There was much more going on over the weekend than just the Lee County Fair. There was one particular ethnic celebration that had people excited.
The German American Social Club in Cape Coral was transformed into an Irish paradise this past weekend as more than 10,000 people came to the 10th annual Irish Festival for two days of great weather, food, music and dancing.
The fun started at 11 a.m. both days and went well into the night, with activities designed to not only entertain, but also teach people about Irish traditions and customs.
Fort Myers resident John O’Connor is decked out on Saturday at this past weekend’s Irish Festival in Cape Coral. More photos are available online at: cu.cape-coral-daily-breeze.com.
"It's about keeping Irish tradition alive and showing it to the people of Cape Coral and developing our report," said Joe Cobb, event chairman. "Some people from Ireland decided to open a club that showed where we came from and what our ancestors did in a social environment."
Over the 10 years, the event, which started less than two years after the 2003 founding of the club, has grown from a few tents at the Cultural Park, to one of the bigger ethnic celebrations in the city once it moved to the GASC five years ago.
Among the featured performers were the Screaming Orphans, The Dublin City Ramblers, West of Galway and Celtic Stew, as well as the Lee County Pipe & Drums, which performs all over Southwest Florida, particularly this time of year as St. Patrick's Day draws near.
"We're doing the Naples Parade, Fisherman's Village, the Beach Parade and we've done this for five years," said George Cook of the Pipes & Drums, which gave three performances throughout the weekend. "It's perfect; a very good venue and appreciative crowd."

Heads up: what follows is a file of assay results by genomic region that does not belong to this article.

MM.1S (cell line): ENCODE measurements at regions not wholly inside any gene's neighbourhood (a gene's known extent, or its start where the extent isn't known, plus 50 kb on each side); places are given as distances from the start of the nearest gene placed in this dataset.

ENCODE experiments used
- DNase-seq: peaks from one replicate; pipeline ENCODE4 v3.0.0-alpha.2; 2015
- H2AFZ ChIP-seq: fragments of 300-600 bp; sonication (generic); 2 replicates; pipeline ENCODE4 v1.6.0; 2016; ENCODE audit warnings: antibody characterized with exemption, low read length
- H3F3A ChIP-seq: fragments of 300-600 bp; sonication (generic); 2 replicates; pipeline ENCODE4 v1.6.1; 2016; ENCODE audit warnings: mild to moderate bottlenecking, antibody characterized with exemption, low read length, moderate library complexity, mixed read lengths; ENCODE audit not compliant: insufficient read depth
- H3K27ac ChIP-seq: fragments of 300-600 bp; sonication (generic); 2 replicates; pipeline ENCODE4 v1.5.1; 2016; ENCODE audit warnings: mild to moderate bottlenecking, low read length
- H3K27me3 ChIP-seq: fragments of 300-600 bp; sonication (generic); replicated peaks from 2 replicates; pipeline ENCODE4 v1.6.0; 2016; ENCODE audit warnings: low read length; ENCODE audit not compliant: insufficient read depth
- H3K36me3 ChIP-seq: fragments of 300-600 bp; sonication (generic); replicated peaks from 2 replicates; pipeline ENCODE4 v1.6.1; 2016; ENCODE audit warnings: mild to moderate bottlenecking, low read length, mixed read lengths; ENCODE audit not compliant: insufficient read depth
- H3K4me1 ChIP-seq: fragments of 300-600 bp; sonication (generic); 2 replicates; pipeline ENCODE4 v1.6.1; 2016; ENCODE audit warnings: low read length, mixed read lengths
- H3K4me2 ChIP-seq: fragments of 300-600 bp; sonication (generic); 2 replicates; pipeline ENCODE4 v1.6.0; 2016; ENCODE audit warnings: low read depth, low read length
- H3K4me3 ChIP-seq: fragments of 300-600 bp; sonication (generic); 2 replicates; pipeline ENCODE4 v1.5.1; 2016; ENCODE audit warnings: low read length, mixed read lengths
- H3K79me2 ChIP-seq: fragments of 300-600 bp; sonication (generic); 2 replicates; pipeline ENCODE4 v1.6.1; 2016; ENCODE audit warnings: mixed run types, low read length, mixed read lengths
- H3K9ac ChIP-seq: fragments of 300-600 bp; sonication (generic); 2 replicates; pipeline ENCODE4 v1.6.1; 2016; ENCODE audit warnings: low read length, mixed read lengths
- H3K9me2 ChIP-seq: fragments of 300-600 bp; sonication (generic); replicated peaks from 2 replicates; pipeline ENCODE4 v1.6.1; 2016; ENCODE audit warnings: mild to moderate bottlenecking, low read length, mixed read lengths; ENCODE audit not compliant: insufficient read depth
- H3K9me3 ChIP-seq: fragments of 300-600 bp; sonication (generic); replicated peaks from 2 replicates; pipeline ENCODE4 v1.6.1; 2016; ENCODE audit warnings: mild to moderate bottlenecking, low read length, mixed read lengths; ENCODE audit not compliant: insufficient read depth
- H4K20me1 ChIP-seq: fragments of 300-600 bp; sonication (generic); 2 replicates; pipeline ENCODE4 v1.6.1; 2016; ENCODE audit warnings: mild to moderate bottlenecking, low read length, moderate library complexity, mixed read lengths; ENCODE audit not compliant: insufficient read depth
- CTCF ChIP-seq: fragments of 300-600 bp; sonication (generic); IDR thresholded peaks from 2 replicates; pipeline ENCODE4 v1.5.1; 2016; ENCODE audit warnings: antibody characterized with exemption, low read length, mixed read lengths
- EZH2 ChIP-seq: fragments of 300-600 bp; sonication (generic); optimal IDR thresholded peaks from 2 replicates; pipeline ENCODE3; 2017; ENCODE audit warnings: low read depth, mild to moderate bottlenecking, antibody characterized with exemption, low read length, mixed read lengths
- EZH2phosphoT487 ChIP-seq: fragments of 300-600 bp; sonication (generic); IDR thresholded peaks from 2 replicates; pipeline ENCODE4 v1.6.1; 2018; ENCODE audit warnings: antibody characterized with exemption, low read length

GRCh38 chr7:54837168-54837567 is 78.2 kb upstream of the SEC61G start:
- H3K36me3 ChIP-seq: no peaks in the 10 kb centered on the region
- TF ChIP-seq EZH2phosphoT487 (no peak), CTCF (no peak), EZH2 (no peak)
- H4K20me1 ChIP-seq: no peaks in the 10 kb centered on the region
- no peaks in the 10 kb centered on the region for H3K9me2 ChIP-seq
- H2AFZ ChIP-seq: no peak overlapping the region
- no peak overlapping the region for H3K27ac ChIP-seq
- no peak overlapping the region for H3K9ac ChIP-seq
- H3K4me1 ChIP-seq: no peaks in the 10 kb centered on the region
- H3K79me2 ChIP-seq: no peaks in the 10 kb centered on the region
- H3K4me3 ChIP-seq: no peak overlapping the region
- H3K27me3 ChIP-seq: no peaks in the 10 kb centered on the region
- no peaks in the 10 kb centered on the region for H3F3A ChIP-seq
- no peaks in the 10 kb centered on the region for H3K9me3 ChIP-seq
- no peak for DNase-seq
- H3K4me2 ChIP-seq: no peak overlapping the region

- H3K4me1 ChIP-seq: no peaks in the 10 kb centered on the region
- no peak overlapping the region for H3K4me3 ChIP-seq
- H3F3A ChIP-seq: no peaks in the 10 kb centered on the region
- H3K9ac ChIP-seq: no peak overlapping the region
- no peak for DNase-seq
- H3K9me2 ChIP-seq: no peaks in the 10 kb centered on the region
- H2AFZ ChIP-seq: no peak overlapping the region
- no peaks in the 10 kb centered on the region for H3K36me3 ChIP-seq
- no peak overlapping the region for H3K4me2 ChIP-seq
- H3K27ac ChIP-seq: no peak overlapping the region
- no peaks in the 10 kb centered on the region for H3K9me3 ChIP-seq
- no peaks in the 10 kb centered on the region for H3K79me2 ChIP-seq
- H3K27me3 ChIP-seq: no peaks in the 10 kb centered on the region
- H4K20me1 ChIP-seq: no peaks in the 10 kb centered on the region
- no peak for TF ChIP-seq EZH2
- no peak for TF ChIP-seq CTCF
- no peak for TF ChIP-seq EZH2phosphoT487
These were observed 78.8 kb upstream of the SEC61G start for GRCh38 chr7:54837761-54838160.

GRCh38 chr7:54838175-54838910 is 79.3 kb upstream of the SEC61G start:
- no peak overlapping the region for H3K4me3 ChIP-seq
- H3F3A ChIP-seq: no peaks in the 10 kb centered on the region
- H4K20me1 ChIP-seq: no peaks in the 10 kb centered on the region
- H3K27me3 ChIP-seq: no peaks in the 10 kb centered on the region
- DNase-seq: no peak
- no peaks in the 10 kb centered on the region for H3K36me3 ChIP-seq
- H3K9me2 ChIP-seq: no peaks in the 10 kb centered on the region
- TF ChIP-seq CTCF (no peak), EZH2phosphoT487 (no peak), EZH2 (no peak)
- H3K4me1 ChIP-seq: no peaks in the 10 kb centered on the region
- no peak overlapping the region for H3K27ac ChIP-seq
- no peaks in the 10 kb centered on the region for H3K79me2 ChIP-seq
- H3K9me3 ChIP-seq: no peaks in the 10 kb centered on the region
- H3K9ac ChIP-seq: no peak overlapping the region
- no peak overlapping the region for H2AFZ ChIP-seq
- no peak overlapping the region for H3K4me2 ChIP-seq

Also on hand were numerous dance studios that gave Riverdance-style exhibitions for the multitudes in colorful traditional Irish costumes.
Jaime Knaub, an instructor at Kellyn Celtic Arts Dance Academy, and her group were getting ready for their big performance of Irish and Scottish dancing.
"Irish dancing is more rigidly structured. It's become a more rigorous art form," Knaub said. "Irish dancing is very big these days because of the rhythm. You hear that beat and you want to dance."
Tir Na Nog Irish Dance Academy danced on Sunday.
For the food lovers, they had traditional favorites like corned beef and cabbage, potato pancakes and shepherd's pie, along with many types of Irish ale.
There were also other activities such as free activities for children like face painting, crafts, dance lessons and a vendor where people could check on their genealogy, Cobb said, as well as clothing and jewelry.
Sunday's activities kicked off with a Roman Catholic Mass, and there were numerous raffles throughout the weekend.
Most of the revelers came in the best green they can find, and came from miles around to attend, some more than once.
"It's perfect. I've been to it a number of years," said Jim Tracy, who winters here from Wisconsin. "The music is great. I'm going to come for church tomorrow and stay a while."
Dee Hayes and her husband, Vick, snowbirds from New Jersey, said this is their seventh year attending.
They said it was the music, people and food that brings her and her husband back.
"The entertainment is great. The Screaming Orphans are terrific and West of Galway is the best," Vick said. "We meet people from all over the place."
"By the end of the day we're best friends and we have a good time," Dee said. "It's nice that you see a lot of families. That's really what it's all about."